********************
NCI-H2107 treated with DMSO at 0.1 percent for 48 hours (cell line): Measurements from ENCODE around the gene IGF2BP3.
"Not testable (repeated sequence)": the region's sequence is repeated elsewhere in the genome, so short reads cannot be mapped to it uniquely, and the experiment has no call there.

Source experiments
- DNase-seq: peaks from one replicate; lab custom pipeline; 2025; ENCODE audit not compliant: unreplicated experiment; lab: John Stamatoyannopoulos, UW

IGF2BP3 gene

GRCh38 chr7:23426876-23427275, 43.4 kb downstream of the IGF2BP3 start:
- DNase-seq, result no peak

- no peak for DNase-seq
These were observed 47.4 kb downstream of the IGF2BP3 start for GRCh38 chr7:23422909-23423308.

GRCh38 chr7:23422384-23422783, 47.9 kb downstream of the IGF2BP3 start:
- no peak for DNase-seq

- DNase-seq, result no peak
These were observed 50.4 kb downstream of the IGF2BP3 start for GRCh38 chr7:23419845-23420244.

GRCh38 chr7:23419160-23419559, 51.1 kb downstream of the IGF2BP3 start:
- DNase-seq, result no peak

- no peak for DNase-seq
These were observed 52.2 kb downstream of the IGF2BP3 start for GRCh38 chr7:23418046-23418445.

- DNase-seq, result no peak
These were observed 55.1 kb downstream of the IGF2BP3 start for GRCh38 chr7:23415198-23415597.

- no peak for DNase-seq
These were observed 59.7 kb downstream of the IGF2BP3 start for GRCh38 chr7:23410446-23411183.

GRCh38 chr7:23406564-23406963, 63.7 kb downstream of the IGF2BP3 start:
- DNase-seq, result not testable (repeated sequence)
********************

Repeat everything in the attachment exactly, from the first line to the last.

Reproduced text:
NCI-H2107 treated with DMSO at 0.1 percent for 48 hours (cell line): Measurements from ENCODE around the gene IGF2BP3.
"Not testable (repeated sequence)": the region's sequence is repeated elsewhere in the genome, so short reads cannot be mapped to it uniquely, and the experiment has no call there.

Source experiments
- DNase-seq: peaks from one replicate; lab custom pipeline; 2025; ENCODE audit not compliant: unreplicated experiment; lab: John Stamatoyannopoulos, UW

IGF2BP3 gene

GRCh38 chr7:23426876-23427275, 43.4 kb downstream of the IGF2BP3 start:
- DNase-seq, result no peak

- no peak for DNase-seq
These were observed 47.4 kb downstream of the IGF2BP3 start for GRCh38 chr7:23422909-23423308.

GRCh38 chr7:23422384-23422783, 47.9 kb downstream of the IGF2BP3 start:
- no peak for DNase-seq

- DNase-seq, result no peak
These were observed 50.4 kb downstream of the IGF2BP3 start for GRCh38 chr7:23419845-23420244.

GRCh38 chr7:23419160-23419559, 51.1 kb downstream of the IGF2BP3 start:
- DNase-seq, result no peak

- no peak for DNase-seq
These were observed 52.2 kb downstream of the IGF2BP3 start for GRCh38 chr7:23418046-23418445.

- DNase-seq, result no peak
These were observed 55.1 kb downstream of the IGF2BP3 start for GRCh38 chr7:23415198-23415597.

- no peak for DNase-seq
These were observed 59.7 kb downstream of the IGF2BP3 start for GRCh38 chr7:23410446-23411183.

GRCh38 chr7:23406564-23406963, 63.7 kb downstream of the IGF2BP3 start:
- DNase-seq, result not testable (repeated sequence)